Richard Aird 8 February 2012 - 11:51am
Code Name Verity weaves an intricate tale of friendship, loyalty and tragedy set against a backdrop of Nazi-occupied France during World War II.
The story of how two young women from very different social backgrounds become the best of friends is told by “Verity”, or Julie as she is later revealed to be, as she is forced by her Gestapo captors to hand-write her account of how she had to bail out of a faulty aircraft over France.
Telling only the truth, she builds up to the point at which the pair met, how their friendship developed and how they fell in love. She recounts how she came to be flying over France, how the plane crashed, and how her beloved Maddie could be lying dead, all told with a passionate intensity and openness despite the knowledge that the Gestapo will ultimately kill her.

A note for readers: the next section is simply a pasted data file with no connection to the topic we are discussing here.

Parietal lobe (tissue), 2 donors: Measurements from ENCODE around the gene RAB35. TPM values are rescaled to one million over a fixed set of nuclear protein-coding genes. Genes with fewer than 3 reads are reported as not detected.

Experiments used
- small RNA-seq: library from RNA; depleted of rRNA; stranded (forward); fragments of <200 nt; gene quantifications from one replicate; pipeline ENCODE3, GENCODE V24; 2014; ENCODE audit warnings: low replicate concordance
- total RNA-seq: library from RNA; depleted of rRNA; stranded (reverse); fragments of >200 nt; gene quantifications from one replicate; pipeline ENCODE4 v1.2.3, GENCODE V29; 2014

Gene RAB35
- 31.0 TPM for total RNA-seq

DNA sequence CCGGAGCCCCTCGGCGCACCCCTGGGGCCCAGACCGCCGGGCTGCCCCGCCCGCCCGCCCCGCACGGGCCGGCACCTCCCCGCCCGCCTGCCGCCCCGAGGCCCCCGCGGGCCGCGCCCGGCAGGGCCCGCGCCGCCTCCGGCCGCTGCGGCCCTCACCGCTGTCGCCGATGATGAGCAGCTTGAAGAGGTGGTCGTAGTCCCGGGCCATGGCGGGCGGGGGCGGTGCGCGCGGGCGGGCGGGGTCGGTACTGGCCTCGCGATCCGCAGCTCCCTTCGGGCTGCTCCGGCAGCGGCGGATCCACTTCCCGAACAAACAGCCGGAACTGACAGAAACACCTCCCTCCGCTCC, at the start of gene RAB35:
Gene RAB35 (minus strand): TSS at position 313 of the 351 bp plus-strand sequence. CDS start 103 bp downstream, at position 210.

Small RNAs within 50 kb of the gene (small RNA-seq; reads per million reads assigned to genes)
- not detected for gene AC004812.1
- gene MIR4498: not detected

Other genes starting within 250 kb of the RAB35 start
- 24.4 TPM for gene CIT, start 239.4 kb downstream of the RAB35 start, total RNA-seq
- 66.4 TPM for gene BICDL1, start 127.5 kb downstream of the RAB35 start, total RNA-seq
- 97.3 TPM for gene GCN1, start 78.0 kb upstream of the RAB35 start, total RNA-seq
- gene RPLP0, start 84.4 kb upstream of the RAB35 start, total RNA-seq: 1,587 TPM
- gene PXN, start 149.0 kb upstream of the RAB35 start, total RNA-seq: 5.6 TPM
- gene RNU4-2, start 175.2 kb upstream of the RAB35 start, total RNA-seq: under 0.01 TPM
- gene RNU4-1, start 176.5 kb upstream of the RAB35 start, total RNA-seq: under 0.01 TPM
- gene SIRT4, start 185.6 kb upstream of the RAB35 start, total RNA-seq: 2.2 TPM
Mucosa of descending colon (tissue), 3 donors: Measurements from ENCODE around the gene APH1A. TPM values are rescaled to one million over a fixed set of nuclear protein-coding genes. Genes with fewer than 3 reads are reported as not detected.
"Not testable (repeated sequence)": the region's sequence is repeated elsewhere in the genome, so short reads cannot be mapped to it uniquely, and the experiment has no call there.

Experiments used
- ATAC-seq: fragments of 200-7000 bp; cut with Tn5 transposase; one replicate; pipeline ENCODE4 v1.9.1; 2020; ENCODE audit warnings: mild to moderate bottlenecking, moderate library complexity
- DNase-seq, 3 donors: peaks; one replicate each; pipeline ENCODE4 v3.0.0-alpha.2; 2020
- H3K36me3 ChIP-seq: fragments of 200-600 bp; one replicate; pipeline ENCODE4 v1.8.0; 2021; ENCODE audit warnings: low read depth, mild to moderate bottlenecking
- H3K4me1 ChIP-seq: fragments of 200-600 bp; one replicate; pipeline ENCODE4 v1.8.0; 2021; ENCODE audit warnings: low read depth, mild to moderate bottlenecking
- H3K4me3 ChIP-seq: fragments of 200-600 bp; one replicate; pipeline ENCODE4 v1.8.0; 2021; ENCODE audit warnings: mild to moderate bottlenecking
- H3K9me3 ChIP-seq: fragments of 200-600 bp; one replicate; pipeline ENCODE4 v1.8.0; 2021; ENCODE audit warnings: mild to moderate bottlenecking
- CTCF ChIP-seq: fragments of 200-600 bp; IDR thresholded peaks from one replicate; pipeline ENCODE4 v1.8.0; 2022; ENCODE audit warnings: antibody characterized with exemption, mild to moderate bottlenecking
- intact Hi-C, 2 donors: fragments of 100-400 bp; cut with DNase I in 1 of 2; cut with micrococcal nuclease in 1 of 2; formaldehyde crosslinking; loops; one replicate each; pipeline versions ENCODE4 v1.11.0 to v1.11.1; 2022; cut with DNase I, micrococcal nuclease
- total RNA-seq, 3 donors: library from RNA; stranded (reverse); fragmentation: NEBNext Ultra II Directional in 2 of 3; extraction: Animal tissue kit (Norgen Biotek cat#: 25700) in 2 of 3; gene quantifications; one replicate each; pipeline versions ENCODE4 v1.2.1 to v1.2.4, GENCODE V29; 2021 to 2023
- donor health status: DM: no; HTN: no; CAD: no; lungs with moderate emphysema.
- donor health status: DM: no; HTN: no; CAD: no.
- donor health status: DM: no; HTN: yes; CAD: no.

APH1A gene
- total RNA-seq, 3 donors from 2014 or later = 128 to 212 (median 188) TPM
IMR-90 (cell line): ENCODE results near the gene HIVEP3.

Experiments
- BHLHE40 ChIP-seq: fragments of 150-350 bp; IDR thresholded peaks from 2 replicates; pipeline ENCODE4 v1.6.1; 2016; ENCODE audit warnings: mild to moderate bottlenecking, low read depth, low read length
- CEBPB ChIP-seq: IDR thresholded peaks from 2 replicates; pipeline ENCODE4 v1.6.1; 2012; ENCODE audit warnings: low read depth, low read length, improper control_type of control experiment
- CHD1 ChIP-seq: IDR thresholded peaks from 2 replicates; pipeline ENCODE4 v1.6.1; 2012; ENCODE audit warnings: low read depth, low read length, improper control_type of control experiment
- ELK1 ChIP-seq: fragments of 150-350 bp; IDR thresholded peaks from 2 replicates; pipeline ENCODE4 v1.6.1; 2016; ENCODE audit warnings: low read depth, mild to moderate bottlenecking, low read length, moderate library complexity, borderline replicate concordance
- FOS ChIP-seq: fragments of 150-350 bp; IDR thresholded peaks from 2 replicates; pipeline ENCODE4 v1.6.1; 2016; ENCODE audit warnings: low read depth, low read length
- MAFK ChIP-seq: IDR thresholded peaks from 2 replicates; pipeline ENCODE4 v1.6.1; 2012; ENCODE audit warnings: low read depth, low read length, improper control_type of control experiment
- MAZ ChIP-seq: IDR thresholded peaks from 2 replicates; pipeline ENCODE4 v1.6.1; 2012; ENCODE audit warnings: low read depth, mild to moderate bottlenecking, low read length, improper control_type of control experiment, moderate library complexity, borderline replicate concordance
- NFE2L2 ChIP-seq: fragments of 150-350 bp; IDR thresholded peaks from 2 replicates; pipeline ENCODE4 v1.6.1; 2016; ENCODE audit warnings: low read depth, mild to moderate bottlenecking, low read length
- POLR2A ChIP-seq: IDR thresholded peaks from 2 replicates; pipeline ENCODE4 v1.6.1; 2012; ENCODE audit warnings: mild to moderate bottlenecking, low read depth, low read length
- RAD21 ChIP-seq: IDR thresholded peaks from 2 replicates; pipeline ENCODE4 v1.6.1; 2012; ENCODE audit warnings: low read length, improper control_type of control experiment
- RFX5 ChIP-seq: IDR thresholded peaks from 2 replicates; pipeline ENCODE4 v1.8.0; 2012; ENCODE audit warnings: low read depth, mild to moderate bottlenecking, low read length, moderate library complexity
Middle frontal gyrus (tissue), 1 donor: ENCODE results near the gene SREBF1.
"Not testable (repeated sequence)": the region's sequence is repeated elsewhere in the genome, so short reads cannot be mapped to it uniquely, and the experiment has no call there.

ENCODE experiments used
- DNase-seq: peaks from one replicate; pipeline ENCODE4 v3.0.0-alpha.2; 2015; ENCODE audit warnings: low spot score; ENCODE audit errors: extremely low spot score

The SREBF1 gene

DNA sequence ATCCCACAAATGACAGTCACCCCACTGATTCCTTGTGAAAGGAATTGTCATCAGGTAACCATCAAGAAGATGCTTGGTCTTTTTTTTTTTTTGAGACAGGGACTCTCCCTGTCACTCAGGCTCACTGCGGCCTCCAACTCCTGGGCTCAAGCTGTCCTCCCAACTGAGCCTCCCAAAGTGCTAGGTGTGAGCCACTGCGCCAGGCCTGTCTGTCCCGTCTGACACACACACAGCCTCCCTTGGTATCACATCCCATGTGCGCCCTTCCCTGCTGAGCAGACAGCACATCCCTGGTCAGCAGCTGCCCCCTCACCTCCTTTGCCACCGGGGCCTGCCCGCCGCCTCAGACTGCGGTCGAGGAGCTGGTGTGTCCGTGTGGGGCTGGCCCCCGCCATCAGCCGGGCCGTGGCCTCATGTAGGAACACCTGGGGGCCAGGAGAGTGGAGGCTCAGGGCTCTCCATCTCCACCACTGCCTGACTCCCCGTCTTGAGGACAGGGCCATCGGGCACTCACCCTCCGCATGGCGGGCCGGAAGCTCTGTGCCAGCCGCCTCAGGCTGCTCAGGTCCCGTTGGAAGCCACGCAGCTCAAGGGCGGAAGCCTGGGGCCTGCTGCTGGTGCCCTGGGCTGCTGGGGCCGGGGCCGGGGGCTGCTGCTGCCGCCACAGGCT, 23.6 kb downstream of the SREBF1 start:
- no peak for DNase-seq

As expected being historical fiction, the period detail provides depth and accuracy, but the novel also benefits from the author’s personal love of flying and is filled with many technical details about aircraft too, which add to the credibility of this passionate and emotional tale.